An escalation clause is a somewhat uncommon home buyer offer strategy in NYC in which a buyer automatically increases her or his offer amount when a competing bid is received, up to a preset maximum offer.
A buyer may consider using an escalation clause when he or she is bidding on a desirable property but does not want to engage in the typical back-and-forth negotiation which may happen in such a scenario.
A buyer who submits an offer with an escalation clause will typically start at a lower number, say $850k, and automatically increase his or her offer by $5k above any competing offer up to a maximum offer, such as $900k. An escalation clause is most commonly used in a highly competitive situation such as a bidding war or a best and final offer process.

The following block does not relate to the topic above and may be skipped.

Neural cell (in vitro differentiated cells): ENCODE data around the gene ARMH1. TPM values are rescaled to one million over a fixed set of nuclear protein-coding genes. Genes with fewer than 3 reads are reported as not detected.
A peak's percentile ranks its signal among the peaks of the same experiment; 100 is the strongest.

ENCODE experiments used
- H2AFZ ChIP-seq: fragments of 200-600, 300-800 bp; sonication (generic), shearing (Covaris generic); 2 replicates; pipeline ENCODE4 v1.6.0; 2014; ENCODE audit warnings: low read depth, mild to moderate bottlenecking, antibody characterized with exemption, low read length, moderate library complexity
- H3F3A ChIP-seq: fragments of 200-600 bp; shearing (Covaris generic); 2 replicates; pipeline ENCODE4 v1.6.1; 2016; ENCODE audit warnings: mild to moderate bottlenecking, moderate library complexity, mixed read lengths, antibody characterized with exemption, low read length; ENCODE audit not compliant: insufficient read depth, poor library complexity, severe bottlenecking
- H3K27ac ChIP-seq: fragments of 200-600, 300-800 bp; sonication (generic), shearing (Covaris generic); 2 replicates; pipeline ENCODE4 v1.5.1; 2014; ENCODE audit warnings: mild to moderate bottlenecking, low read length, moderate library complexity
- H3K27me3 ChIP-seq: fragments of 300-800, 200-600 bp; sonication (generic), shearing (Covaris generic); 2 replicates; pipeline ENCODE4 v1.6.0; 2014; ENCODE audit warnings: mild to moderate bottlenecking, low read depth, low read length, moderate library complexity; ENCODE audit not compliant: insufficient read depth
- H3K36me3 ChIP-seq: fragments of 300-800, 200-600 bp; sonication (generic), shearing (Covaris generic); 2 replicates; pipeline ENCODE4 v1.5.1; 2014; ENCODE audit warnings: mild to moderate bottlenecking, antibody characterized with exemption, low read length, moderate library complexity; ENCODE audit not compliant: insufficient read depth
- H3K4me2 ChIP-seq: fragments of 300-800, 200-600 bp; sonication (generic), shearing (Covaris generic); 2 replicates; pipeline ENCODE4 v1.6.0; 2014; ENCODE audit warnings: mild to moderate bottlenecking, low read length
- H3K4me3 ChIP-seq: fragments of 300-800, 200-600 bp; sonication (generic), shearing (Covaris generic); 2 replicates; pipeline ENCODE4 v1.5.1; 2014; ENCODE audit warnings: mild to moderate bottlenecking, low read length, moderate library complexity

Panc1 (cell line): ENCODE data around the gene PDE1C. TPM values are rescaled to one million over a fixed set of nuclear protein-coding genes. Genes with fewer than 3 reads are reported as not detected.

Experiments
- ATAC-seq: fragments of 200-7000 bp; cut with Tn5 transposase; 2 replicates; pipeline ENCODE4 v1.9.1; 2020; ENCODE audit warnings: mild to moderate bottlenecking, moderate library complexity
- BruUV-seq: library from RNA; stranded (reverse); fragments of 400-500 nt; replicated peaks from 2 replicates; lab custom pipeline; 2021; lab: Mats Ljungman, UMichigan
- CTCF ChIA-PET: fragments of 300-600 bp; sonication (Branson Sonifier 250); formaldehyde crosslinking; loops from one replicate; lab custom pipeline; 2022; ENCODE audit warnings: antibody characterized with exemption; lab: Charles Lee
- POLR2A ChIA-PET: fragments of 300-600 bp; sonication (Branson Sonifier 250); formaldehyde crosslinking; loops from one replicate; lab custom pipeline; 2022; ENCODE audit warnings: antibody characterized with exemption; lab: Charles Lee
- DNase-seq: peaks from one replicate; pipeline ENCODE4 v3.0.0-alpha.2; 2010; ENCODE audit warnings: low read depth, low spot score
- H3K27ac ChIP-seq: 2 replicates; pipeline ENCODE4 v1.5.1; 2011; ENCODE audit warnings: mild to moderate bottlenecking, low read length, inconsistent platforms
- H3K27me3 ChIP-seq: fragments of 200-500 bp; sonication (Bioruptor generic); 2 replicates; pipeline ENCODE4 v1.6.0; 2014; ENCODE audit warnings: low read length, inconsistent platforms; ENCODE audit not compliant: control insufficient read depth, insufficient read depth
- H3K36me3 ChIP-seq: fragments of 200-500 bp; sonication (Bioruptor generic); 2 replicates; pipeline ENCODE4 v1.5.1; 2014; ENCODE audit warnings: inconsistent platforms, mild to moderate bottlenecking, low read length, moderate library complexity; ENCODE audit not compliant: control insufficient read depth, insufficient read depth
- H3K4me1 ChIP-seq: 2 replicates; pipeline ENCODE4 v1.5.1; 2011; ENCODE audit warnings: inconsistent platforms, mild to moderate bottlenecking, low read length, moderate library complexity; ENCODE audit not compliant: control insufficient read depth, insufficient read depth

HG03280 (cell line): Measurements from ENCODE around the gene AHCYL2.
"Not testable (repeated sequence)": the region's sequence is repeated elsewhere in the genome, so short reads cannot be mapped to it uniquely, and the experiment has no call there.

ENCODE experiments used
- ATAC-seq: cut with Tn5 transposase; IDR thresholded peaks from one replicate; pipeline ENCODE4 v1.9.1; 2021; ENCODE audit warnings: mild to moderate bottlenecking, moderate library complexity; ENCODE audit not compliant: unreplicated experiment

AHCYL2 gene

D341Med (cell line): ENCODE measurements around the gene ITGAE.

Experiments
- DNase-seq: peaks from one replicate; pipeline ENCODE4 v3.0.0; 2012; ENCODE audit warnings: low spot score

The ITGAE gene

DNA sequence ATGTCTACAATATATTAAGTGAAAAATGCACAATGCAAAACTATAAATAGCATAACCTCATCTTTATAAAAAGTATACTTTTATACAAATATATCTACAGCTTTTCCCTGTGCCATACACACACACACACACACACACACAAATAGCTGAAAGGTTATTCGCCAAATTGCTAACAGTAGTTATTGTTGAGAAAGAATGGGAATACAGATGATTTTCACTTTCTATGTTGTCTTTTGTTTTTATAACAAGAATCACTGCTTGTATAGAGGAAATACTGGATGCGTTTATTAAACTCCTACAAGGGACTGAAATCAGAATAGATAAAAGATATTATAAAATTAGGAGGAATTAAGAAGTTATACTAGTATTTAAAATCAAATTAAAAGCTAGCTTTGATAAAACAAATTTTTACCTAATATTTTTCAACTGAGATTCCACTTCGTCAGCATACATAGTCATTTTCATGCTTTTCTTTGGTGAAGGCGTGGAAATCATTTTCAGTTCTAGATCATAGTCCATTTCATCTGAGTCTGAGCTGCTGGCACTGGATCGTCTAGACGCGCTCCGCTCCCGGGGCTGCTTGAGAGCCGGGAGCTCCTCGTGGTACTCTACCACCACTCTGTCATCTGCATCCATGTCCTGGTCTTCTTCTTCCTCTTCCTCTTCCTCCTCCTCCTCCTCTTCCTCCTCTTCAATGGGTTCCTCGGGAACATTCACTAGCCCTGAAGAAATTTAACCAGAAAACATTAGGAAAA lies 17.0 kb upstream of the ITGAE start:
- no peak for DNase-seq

Let’s say another buyer submits an offer of $855k. In this scenario, the escalation clause would automatically increase the original buyer’s offer to $5k above $855k, which is $860k. Assuming there are no more offers and the second bidder does not increase his or her offer, the original bidder with the escalation clause will purchase the apartment for $860k.
Using this same example, let’s say another bidder submits an offer at $900k. Because the escalation clause is capped at $900k, this means that the original buyer’s offer would not automatically go higher than $900k.
An easy way to think about an escalation clause as a buyer is to know that regardless of what other offers come in, you’ll always have the highest offer price as long as the other offers received are at or below your escalation cap.
If you’re considering submitting an offer with an escalation clause, you’ll also need to define what documentation or other evidence constitutes ‘proof’ that a listing agent has received a higher offer. Be prepared for possible pushback from the listing agent, as most agents aren’t required to ever provide proof of competing offers so you know they’re not making them up.